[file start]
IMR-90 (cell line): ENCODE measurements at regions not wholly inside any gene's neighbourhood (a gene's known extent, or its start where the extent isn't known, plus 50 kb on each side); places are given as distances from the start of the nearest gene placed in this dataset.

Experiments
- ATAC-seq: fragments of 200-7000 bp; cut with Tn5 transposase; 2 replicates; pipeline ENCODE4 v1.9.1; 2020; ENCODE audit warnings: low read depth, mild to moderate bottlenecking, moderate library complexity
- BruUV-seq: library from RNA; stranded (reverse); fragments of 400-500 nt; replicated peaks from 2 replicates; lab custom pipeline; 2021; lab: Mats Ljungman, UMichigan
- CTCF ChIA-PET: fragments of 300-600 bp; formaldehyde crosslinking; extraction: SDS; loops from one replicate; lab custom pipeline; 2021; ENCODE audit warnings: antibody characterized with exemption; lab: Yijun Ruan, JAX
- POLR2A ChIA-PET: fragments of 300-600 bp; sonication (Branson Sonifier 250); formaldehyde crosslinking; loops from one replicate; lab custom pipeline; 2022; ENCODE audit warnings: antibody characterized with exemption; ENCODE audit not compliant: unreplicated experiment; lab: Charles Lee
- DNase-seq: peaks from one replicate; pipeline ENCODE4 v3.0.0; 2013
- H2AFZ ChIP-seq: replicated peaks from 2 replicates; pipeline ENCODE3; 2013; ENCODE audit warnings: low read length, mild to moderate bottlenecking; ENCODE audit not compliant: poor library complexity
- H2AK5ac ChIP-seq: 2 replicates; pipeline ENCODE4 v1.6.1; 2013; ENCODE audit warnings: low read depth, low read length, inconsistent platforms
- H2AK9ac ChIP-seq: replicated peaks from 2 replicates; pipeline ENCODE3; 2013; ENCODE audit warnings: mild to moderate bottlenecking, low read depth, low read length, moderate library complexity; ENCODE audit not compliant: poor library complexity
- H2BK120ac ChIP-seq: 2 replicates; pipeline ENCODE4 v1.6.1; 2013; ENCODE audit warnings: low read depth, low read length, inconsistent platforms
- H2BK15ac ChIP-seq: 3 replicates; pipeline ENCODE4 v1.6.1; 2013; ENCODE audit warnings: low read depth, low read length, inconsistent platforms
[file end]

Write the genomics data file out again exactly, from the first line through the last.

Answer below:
IMR-90 (cell line): ENCODE measurements at regions not wholly inside any gene's neighbourhood (a gene's known extent, or its start where the extent isn't known, plus 50 kb on each side); places are given as distances from the start of the nearest gene placed in this dataset.

Experiments
- ATAC-seq: fragments of 200-7000 bp; cut with Tn5 transposase; 2 replicates; pipeline ENCODE4 v1.9.1; 2020; ENCODE audit warnings: low read depth, mild to moderate bottlenecking, moderate library complexity
- BruUV-seq: library from RNA; stranded (reverse); fragments of 400-500 nt; replicated peaks from 2 replicates; lab custom pipeline; 2021; lab: Mats Ljungman, UMichigan
- CTCF ChIA-PET: fragments of 300-600 bp; formaldehyde crosslinking; extraction: SDS; loops from one replicate; lab custom pipeline; 2021; ENCODE audit warnings: antibody characterized with exemption; lab: Yijun Ruan, JAX
- POLR2A ChIA-PET: fragments of 300-600 bp; sonication (Branson Sonifier 250); formaldehyde crosslinking; loops from one replicate; lab custom pipeline; 2022; ENCODE audit warnings: antibody characterized with exemption; ENCODE audit not compliant: unreplicated experiment; lab: Charles Lee
- DNase-seq: peaks from one replicate; pipeline ENCODE4 v3.0.0; 2013
- H2AFZ ChIP-seq: replicated peaks from 2 replicates; pipeline ENCODE3; 2013; ENCODE audit warnings: low read length, mild to moderate bottlenecking; ENCODE audit not compliant: poor library complexity
- H2AK5ac ChIP-seq: 2 replicates; pipeline ENCODE4 v1.6.1; 2013; ENCODE audit warnings: low read depth, low read length, inconsistent platforms
- H2AK9ac ChIP-seq: replicated peaks from 2 replicates; pipeline ENCODE3; 2013; ENCODE audit warnings: mild to moderate bottlenecking, low read depth, low read length, moderate library complexity; ENCODE audit not compliant: poor library complexity
- H2BK120ac ChIP-seq: 2 replicates; pipeline ENCODE4 v1.6.1; 2013; ENCODE audit warnings: low read depth, low read length, inconsistent platforms
- H2BK15ac ChIP-seq: 3 replicates; pipeline ENCODE4 v1.6.1; 2013; ENCODE audit warnings: low read depth, low read length, inconsistent platforms